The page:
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Risk managers, often seen mostly as insurance buyers, have work to do in expanding their view of risk to match those of senior executives and board members.
Caroline McDonald, CFO.com | US
July 30, 2012
The risk-management profession needs to expand the definition of total cost of risk (TCOR) beyond the insurance-based context it has traditionally focused on, risk-management experts said during a Thursday webinar.
From an insurance standpoint, TCOR is generally defined as premiums + retained losses + administrative expenses. But today senior executives and boards think of risk in much broader terms, and risk managers need to see themselves as more than insurance buyers.
"We need to redefine TCOR and get it out of the insurance language of premiums and losses," said Rich Sarnie, vice president of risk management at the Great Atlantic & Pacific Tea Co. "We need to expand it and make sure it includes all the risks and the costs associated with those risks, not just the insurable ones."
Executives are much more focused on risk management these days, but "it's not the insurable risks that are keeping them up at night. It's other risks," said Sarnie. Such risks include the availability of affordable financing, reputational risk, supply-chain risk, and technology or social-media risk. Boards "want to know how we are identifying those risks and how we are managing them, plain and simple. The word insurance very rarely comes up," he added.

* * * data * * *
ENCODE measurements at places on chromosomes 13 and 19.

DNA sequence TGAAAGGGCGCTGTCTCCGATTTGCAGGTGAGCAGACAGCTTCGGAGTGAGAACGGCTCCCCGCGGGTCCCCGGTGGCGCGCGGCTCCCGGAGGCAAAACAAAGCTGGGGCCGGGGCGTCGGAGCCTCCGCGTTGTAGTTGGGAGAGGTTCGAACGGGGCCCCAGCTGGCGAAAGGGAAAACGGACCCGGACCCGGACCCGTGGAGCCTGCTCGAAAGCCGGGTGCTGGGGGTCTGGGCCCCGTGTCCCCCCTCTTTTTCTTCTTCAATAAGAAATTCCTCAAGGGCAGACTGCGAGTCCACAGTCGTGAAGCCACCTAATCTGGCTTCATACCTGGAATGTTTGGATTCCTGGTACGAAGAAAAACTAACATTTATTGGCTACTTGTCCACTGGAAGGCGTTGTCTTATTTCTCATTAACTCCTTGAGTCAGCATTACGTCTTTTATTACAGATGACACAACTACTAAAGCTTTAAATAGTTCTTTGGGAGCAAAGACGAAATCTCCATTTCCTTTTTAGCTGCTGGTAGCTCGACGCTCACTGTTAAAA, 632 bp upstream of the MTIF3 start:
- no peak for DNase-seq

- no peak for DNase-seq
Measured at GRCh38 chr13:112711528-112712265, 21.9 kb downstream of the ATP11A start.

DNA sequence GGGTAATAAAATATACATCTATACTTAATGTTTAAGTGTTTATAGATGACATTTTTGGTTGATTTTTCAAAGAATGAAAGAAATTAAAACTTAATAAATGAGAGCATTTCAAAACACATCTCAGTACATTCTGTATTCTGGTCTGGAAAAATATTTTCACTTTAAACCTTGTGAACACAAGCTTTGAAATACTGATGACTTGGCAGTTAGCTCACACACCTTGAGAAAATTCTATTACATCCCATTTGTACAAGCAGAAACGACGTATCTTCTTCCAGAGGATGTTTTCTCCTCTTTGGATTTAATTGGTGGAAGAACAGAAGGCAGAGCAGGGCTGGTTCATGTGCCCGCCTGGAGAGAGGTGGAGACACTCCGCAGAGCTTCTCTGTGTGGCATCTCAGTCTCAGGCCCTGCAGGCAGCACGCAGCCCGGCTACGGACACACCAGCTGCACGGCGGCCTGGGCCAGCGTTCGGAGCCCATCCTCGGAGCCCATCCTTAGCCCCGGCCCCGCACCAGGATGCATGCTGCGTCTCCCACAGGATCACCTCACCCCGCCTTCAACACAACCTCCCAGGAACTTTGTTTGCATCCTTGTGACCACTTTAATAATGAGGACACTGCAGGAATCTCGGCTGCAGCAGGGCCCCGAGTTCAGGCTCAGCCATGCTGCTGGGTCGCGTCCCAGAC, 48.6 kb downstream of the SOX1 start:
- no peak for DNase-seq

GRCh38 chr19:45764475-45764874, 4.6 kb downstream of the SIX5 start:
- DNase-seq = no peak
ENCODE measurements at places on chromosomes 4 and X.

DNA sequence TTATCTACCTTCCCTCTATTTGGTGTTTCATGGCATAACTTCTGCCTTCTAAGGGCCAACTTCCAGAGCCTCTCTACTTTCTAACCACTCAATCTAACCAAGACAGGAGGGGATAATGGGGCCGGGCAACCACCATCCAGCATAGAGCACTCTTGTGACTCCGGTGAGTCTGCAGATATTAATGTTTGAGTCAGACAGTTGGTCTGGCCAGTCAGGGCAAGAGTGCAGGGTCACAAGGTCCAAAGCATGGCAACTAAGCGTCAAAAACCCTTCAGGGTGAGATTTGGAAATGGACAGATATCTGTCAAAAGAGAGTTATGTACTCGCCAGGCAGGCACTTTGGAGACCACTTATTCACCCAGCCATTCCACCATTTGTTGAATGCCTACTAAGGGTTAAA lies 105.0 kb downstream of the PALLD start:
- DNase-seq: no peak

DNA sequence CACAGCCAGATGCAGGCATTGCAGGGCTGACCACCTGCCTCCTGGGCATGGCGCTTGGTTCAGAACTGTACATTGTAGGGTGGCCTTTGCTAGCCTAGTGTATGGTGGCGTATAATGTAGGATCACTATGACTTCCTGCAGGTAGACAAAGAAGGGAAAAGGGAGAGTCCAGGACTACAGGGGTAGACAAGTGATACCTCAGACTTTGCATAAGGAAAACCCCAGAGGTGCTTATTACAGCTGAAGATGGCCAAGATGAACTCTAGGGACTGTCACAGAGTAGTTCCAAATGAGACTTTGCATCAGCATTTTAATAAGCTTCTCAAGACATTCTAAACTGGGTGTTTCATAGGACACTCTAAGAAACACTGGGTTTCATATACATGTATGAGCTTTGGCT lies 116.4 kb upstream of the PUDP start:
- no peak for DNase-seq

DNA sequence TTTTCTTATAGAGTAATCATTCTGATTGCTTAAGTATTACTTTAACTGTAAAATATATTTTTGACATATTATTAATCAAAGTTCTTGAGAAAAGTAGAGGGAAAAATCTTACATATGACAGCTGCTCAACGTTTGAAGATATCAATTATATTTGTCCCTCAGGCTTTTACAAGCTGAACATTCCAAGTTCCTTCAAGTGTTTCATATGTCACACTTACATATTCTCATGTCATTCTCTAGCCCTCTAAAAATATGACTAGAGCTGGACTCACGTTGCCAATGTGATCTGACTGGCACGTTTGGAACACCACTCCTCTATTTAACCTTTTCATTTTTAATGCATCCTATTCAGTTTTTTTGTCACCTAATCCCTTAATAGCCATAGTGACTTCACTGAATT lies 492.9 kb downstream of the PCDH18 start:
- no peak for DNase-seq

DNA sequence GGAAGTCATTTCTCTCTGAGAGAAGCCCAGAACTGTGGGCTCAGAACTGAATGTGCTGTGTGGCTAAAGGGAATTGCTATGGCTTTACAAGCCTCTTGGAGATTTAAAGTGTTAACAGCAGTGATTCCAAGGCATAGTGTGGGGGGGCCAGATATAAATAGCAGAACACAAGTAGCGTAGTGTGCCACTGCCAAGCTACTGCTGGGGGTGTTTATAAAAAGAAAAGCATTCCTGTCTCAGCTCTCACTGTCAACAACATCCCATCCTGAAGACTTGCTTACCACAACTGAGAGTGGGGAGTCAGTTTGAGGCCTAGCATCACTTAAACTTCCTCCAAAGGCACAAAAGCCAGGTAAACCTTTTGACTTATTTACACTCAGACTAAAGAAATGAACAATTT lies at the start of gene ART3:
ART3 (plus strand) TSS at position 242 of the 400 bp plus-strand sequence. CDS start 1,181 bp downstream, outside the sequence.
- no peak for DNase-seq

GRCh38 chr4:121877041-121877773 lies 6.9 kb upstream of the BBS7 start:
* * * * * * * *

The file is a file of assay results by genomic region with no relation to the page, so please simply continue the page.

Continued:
Carol Fox, director, strategic and enterprise risk practice at the Risk and Insurance Management Society, agreed: "CFOs don't think of total cost of risk as what we're measuring." While insurance remains important for transferring risk and protecting the balance sheet, Fox said, companies are trying to strengthen their overall risk-management capabilities with an eye to overcoming obstacles to reaching organizational goals. "They're looking at what their strategic plans are and how those play into risk scenarios," she said.
Fox noted that boards of directors are most focused on strategic risks and want more information but less data. "They are getting a lot of data but not necessarily good analysis," she said. The trend is for oversight of risk management shifting from the audit committee to a dedicated committee.
Meanwhile, average TCOR increased to $10.19 per $1,000 of revenue in 2011, up 1.7% from the 2010 level of $10.02, according to the RIMS Benchmark Survey, released in late June, which included risk managers at more than 1,000 companies.
Despite high insured losses in 2011 (estimated at $116 billion by Swiss Re), the property-casualty industry remains overcapitalized, exerting downward pressure on rates, according to the survey, produced by RIMS and Advisen Ltd.